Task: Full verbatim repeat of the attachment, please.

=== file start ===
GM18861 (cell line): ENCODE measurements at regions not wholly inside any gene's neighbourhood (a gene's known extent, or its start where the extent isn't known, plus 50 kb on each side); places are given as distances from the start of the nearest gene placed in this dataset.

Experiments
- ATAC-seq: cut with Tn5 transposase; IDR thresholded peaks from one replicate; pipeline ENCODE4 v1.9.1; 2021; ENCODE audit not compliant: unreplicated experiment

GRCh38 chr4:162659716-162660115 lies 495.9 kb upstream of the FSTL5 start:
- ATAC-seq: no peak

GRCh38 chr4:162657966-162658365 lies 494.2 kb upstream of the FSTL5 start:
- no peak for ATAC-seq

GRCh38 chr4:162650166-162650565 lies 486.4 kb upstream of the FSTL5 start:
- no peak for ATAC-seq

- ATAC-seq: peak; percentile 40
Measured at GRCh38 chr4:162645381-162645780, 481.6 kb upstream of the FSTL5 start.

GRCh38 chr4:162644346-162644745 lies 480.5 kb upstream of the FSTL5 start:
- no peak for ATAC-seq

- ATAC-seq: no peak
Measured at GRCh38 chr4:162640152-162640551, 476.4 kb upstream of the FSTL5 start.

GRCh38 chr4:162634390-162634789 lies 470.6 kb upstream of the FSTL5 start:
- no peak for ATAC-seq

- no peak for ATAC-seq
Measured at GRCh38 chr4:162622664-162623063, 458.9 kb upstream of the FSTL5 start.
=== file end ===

GM18861 (cell line): ENCODE measurements at regions not wholly inside any gene's neighbourhood (a gene's known extent, or its start where the extent isn't known, plus 50 kb on each side); places are given as distances from the start of the nearest gene placed in this dataset.

Experiments
- ATAC-seq: cut with Tn5 transposase; IDR thresholded peaks from one replicate; pipeline ENCODE4 v1.9.1; 2021; ENCODE audit not compliant: unreplicated experiment

GRCh38 chr4:162659716-162660115 lies 495.9 kb upstream of the FSTL5 start:
- ATAC-seq: no peak

GRCh38 chr4:162657966-162658365 lies 494.2 kb upstream of the FSTL5 start:
- no peak for ATAC-seq

GRCh38 chr4:162650166-162650565 lies 486.4 kb upstream of the FSTL5 start:
- no peak for ATAC-seq

- ATAC-seq: peak; percentile 40
Measured at GRCh38 chr4:162645381-162645780, 481.6 kb upstream of the FSTL5 start.

GRCh38 chr4:162644346-162644745 lies 480.5 kb upstream of the FSTL5 start:
- no peak for ATAC-seq

- ATAC-seq: no peak
Measured at GRCh38 chr4:162640152-162640551, 476.4 kb upstream of the FSTL5 start.

GRCh38 chr4:162634390-162634789 lies 470.6 kb upstream of the FSTL5 start:
- no peak for ATAC-seq

- no peak for ATAC-seq
Measured at GRCh38 chr4:162622664-162623063, 458.9 kb upstream of the FSTL5 start.